Meanwhile, the practice of feeding cattle corn instead of grass has led to the development of acid-resistant E. coli strains that have hit the water supply, tainting not just our meat but our spinach. Making matters worse, to kill the E. coli, companies are going to extremes: 70% of the burgers in this country have meat filler in them that's been run through ammonia.
The film also explores how industrialization has turned meatpacking into one of the most dangerous jobs around, and it makes the case that companies are knowingly hiring the most vulnerable workers they can find. At least one meat company has been known to bus immigrants in from Mexico just to do the work. "People all get concerned about, 'Oh, we treat the animals so badly,'" Kenner told me, "but what about the people making it? What about the earth? What about the people eating it?"
Before making Food, Inc., Kenner directed Vietnam doc Two Days in October (which won an Emmy and a Peabody); The Road to Memphis, part of Martin Scorsese's documentary series on the Blues; and various specials for National Geographic – none of which had much to do with food. His curiosity on the topic began simply: "I love to eat," he told me, "and I kind of find it a minor miracle, you know, where do these three meals come from?" Inspired by Pollan's book, he set out to answer his question, and in Food, Inc., he got more than he bargained for, not just in the breadth of information but in legal fees, which Kenner says cost more than his last 15 films combined. "What turned out to be true," he said, "is that I realized these corporations will do everything in their power to stop us from thinking about the food, to stop us from knowing how it's grown, stopping us from knowing what's in the food, and even stopping us from being able to talk about it freely. That we were being denied such First Amendment rights – that was my big shock."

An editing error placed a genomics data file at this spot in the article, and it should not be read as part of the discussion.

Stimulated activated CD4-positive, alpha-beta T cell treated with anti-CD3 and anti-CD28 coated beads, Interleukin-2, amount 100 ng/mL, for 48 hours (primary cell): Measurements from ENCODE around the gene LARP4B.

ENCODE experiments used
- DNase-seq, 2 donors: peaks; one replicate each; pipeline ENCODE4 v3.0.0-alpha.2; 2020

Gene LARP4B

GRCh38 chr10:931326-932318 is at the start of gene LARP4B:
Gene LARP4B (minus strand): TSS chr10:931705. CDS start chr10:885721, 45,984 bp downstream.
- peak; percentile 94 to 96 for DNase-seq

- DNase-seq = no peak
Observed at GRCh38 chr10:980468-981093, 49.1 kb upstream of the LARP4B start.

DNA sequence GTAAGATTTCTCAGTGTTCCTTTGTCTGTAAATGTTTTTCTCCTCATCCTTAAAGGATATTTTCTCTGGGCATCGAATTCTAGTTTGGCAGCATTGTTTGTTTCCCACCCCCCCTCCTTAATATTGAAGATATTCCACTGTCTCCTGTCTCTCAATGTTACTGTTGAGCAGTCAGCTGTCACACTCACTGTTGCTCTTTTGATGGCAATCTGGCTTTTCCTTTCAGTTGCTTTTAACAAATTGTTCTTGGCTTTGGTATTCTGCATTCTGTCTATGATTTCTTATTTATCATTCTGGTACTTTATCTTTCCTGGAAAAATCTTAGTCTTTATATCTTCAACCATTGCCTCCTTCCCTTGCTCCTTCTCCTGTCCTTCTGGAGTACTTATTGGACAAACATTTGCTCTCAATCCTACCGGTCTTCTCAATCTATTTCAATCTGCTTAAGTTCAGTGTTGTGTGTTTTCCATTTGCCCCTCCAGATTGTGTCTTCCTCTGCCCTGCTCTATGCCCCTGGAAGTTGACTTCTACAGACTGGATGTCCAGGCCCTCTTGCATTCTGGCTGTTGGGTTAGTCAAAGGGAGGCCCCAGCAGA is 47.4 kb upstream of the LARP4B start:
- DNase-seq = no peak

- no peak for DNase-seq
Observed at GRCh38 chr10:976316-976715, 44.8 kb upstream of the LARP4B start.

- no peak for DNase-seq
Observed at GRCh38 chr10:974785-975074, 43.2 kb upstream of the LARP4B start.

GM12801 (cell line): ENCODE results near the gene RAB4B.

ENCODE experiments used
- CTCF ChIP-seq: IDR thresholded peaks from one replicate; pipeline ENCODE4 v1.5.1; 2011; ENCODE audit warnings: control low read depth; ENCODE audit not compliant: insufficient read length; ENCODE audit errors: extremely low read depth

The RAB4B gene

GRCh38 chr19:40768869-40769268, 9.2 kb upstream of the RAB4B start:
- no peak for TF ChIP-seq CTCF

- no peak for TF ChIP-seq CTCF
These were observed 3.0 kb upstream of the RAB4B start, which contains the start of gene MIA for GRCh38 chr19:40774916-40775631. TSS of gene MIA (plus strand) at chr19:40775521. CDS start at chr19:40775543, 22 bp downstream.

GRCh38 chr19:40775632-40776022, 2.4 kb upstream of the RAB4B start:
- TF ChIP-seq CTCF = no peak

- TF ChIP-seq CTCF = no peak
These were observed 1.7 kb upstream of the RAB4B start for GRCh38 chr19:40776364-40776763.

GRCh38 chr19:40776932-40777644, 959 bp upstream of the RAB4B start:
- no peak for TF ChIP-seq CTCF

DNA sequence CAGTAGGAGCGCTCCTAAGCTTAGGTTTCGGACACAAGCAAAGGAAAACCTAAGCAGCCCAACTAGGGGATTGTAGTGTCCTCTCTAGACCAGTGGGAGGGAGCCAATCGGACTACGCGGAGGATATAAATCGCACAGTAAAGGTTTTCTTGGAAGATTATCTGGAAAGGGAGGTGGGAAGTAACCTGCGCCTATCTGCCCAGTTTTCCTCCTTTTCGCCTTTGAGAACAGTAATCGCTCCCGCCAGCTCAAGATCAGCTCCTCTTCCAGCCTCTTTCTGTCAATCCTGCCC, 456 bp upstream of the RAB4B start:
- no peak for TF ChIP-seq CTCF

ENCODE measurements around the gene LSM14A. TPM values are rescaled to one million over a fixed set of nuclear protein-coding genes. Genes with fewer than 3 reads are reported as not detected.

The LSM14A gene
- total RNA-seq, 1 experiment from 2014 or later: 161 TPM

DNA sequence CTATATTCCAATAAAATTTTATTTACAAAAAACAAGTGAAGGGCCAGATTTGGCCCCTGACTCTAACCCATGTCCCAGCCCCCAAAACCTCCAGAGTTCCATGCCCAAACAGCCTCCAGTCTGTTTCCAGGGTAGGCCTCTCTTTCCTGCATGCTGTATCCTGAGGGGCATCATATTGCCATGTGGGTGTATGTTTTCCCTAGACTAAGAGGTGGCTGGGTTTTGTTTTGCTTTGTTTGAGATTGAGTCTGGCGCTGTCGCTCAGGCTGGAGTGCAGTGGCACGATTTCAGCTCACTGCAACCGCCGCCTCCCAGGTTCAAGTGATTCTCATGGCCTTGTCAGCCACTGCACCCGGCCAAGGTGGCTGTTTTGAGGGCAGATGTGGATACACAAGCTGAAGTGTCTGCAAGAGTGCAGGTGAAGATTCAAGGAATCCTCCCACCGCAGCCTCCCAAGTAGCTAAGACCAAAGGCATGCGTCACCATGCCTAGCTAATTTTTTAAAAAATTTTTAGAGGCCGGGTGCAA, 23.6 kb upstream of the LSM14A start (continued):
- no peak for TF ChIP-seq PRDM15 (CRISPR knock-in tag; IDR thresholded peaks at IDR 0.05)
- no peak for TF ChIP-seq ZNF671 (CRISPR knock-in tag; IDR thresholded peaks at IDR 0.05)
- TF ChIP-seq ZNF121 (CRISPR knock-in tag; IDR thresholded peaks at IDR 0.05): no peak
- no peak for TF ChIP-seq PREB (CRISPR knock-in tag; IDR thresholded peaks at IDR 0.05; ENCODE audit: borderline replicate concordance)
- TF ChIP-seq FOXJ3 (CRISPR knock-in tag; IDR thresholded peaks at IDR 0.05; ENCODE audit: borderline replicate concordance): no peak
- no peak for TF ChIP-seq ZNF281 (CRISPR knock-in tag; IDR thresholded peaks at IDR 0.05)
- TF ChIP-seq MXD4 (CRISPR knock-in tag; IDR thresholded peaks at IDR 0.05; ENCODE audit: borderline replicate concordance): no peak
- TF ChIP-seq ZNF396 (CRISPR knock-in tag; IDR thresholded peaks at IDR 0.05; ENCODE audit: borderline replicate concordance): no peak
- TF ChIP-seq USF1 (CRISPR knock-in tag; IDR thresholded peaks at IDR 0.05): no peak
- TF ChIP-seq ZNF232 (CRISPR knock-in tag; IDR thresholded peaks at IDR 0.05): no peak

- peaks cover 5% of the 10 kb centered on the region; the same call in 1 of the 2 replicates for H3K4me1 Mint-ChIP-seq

There's a moment in the film when Kenner is speaking to Barbara Kowalcyk, whose 2½-year-old son died of E. coli poisoning after eating a hamburger. She has spent the years since his death lobbying Congress to pass Kevin's Law, which would give the U.S. Department of Agriculture the authority to shut down manufacturing plants whose products have been repeatedly linked with food-borne pathogens. He asks her how her experience has affected her eating habits, and she refuses to answer for fear of being sued by a notoriously litigious food industry (the same one that once locked Oprah Winfrey into a six-year court battle with a group of Texas cattlemen). At that moment, says Kenner, he realized he'd waded into far more dangerous waters than he'd imagined. "Lightbulbs went off," he told me. "I was like: 'Why am I making this film? Am I in trouble?' It was like venturing into doing a film on nuclear terrorism or something."
It isn't all bad news. Kenner also interviews Stonyfield Farm's Gary Hirshberg, who shows just how far organics have come now that Wal-Mart is knocking at his door. Meanwhile, Polyface Inc.'s Joel Salatin proves to be an inspiring spokesman for the feasibility of returning to the small-farm days of yore – and makes a case that it's okay to eat chicken.
After the Alamo screening, a woman in the front row was among the first to speak. "We're chicken farmers, and I just wanted to say thank you," she enthused. "I just want to go home and hug our chickens."
"Good!" said Kenner. "So many people say, 'I never want to eat chicken again,' after watching this film. And I'm thinking: 'That's not what this film is about. It's really about industrial food – I don't want to eat industrial tomatoes, no less industrial chicken.'"
With a freshly planted organic garden on the White House lawn and a Congress ramping up its focus on health-care reform just as Food, Inc. hits movie screens, the timing couldn't be more auspicious. The film no doubt has a part in the larger public discussion, helped along by backers Participant Media, better known for their role in An Inconvenient Truth's success. There's even supplementary reading material to be found in Food, Inc. the book (which has gone through four print runs since its release in May, said Kenner), and the film encourages viewers to visit www.takepart.com/foodinc. If all that sounds a little overwhelming, all you really need to do is follow Kenner's simple advice: "Buy from a farmer."
Food, Inc. opens in Austin theatres on Friday, June 26. See next week's Film Listings for review.